Contact FutureLearn for Support
Skip main navigation
We use cookies to give you a better experience, if that’s ok you can close this message and carry on browsing. For more info read our cookies policy.
We use cookies to give you a better experience. Carry on browsing if you're happy with this, or read our cookies policy for more information.

Skip to 0 minutes and 7 secondsSo we can see, then, that we can affect how much is released. But what we also have to think about is what happens if we do get normal release of neurotransmitter. So I'd like to remind you of what normally happens. What normally happens is that our transmitter molecule will find, and bind to, a receptor on the post-synaptic cell's dendrite. And this will bring about some response in the post-synaptic cell. So how can we affect this process? Well, there's a number of ways in which we can do that. We can, for example, have a situation where we have our drug agent binding here to the receptor.

Skip to 0 minutes and 59 secondsAnd clearly what that does is to interfere with the normal ability of our usual transmitter to bind. We would call a drug like this an antagonist. But we can also get a different arrangement, whereby our drug can bind to the receptor and can cause a normal, or near normal, response in the post-synaptic cell. We'd call this kind of drug an agonist. If you're a smoker, you'll know that tobacco contains nicotine. And nicotine is an agonist at one of these receptors. And thus, the effects that nicotine brings about are coming about because of its action on these receptors.

Skip to 1 minute and 50 secondsIf you've ever taken a drug because you're experiencing some pain-- an analgesic drug-- mostly they work also by having an action on the receptor, which is independent of the real, natural neurotransmitter.

Skip to 2 minutes and 8 secondsNow, what we haven't really considered before is what happens once our neurotransmitter's been released her into the synapse. Clearly, it's going to need to be cleared away in some fashion. And essentially, there are two ways in which this can happen. One is that the molecules of transmitter may be taken back into the presynaptic terminal, essentially to be recycled back into vesicles. Now, what that means, of course, is that the concentration of neurotransmitter here in the synapse is, to some extent, dependent on how active these transporters are. So if we were to block the action of that transporter, you should be able to see that it follows that the level of our neurotransmitter, here in the synapse, should go up.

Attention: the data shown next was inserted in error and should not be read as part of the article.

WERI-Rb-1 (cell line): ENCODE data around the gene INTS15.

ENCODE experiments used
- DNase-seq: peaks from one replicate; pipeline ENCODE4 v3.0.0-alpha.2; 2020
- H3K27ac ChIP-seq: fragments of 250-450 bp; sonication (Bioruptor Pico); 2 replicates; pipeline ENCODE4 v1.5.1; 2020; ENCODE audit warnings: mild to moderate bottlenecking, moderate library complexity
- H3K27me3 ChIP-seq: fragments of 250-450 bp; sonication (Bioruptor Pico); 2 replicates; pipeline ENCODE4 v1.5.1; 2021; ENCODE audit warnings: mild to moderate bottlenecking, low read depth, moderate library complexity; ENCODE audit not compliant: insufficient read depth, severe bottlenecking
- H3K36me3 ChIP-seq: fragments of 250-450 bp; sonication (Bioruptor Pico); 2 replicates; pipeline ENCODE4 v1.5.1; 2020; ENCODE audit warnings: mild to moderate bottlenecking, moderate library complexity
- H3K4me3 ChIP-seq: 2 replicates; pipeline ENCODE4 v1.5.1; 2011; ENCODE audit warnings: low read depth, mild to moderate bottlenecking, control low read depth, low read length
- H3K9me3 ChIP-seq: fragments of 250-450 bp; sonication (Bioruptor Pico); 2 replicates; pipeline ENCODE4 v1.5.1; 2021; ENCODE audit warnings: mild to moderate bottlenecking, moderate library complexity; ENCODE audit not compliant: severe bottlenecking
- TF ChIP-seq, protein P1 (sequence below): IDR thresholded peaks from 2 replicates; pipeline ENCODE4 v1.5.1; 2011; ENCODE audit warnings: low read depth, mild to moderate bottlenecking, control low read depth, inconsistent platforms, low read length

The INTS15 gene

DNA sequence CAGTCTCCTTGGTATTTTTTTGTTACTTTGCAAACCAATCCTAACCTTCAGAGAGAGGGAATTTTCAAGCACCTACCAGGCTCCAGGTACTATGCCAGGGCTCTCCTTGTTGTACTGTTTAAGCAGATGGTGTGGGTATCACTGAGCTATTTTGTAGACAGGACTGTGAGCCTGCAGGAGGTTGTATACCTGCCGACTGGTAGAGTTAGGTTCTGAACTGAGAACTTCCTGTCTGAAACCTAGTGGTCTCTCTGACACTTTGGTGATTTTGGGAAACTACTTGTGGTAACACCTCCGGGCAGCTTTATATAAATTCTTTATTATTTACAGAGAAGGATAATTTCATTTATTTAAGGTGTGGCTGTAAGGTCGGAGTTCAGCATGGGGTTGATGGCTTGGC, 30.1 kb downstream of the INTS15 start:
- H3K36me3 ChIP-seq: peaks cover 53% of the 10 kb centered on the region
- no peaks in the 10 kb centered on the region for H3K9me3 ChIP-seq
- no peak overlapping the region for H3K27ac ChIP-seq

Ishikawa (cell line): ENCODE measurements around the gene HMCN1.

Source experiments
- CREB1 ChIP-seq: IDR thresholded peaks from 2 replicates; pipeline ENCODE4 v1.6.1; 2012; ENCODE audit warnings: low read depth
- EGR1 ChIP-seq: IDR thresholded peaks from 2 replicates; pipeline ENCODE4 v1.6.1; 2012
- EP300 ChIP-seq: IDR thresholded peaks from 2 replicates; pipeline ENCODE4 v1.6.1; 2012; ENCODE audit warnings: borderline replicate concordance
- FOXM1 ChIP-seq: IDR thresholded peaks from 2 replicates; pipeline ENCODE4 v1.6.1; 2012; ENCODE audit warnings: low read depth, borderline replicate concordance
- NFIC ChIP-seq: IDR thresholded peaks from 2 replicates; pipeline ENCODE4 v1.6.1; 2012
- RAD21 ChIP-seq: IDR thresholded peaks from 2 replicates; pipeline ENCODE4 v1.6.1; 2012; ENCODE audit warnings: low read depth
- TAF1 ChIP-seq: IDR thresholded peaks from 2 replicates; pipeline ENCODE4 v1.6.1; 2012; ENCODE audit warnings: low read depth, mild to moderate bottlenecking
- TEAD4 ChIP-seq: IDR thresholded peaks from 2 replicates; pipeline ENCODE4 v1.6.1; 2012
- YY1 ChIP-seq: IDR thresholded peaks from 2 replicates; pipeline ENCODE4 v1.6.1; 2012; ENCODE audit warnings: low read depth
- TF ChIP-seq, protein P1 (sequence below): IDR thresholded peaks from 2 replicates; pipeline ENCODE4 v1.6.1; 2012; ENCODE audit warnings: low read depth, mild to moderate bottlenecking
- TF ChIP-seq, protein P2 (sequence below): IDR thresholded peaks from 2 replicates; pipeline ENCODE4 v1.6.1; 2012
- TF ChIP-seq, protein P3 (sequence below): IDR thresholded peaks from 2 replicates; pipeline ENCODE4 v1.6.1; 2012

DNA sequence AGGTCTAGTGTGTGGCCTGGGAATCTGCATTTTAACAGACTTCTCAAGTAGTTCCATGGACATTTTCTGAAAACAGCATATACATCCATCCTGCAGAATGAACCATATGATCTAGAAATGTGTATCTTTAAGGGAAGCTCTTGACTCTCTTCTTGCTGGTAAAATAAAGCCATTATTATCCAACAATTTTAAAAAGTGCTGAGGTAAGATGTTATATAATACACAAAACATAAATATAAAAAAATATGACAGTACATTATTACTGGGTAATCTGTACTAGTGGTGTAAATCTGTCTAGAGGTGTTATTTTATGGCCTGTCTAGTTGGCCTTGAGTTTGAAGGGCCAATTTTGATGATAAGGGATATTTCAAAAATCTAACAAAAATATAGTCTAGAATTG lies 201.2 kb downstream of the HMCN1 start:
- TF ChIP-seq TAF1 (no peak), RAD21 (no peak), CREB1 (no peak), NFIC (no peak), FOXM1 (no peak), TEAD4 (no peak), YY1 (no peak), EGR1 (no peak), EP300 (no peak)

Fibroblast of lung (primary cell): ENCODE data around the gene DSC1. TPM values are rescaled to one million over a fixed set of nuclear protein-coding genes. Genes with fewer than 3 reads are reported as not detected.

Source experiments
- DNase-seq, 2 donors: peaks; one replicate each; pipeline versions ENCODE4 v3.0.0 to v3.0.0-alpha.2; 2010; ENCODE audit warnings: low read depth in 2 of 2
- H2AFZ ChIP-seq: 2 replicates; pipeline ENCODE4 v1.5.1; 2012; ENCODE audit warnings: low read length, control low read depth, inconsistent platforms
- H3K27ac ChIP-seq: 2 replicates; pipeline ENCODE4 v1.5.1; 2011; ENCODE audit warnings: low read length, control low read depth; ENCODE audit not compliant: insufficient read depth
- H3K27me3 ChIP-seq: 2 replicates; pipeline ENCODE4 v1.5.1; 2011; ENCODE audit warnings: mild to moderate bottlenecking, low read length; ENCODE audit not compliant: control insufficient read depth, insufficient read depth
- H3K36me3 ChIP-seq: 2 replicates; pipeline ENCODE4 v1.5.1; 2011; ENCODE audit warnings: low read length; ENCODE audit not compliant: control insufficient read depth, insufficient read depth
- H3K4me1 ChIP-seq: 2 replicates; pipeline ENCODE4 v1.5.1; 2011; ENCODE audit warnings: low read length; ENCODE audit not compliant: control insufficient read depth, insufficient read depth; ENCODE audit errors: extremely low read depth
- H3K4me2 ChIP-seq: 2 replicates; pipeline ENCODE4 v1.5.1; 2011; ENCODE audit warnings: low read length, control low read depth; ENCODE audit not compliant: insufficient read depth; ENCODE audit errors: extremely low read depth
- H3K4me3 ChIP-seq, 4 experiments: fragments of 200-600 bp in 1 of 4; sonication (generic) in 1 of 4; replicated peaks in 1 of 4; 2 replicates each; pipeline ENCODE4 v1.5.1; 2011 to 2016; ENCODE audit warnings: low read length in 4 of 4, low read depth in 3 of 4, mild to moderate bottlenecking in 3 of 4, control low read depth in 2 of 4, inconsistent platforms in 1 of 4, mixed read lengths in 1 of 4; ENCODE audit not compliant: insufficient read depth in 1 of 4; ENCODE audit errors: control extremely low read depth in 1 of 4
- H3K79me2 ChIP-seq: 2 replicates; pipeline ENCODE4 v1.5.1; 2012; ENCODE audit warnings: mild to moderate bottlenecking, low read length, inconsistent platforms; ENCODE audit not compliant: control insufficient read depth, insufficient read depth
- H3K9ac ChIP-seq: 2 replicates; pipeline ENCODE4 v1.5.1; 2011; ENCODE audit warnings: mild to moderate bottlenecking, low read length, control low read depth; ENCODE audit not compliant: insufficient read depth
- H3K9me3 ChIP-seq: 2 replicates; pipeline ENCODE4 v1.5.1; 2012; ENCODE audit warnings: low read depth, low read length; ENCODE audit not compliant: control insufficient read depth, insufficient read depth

Skip to 3 minutes and 4 secondsYou may have heard of a drug called Prozac. Now, Prozac is used often for people who have clinical depression, and Prozac works in just this way. It blocks the transporter that is responsible for the re-uptake of a particular neurotransmitter called serotonin, or 5-HT. There is another potential fate for our released neurotransmitter, and that is that it will be metabolised, broken down, or degraded. And to do that, we utilise a variety of very specific enzymes. One of the enzymes for one of the transmitters says is something called cholinesterase. Now, cholinesterase breaks down the neurotransmitter, acetylcholine. If we use a drug that interferes with that cholinesterase, it won't be as efficient at breaking down the acetylcholine.

Skip to 4 minutes and 3 secondsSo again, we will see a rise of the level of acetylcholine in our synapse. Now, this can be used for good and for bad. If you suffer from a disorder of a dysfunction in a particular type of synapse we find in your body, between the nervous system and this time, a muscle, you may experience muscle weakness. In this condition, where we want to maximise our stimulation of the post-synaptic receptors, we need to maximise our amount of acetylcholine here. And we do that by using one of these cholinesterase inhibitors, or anti-cholinesterases. Clearly, an action for the good. However, you may also be aware that there are nerve gases. Things that are used against people across the world, often in war situations.

Skip to 5 minutes and 4 secondsThese are very toxic for similar reasons. Many of them are anti-cholinesterases. They prevent the breakdown of acetylcholine. We get excessive activity here, in the post-synaptic cell, and this is what causes the toxic effects. So as you can see, when we're thinking about drugs for therapeutic use, perhaps drugs that might be used, like amphetamine, perhaps drugs that are used for rather unpleasant purposes, we have a number of unusual and variable targets here, within the synapse.

Altering neurotransmission 2b: post-release

An explanation of how chemical neurotransmitters can affect cell function at the synapse, focusing on processes in the synaptic cleft and post-synaptic cell.

Share this video:

This video is from the free online course:

Good Brain, Bad Brain: Basics

University of Birmingham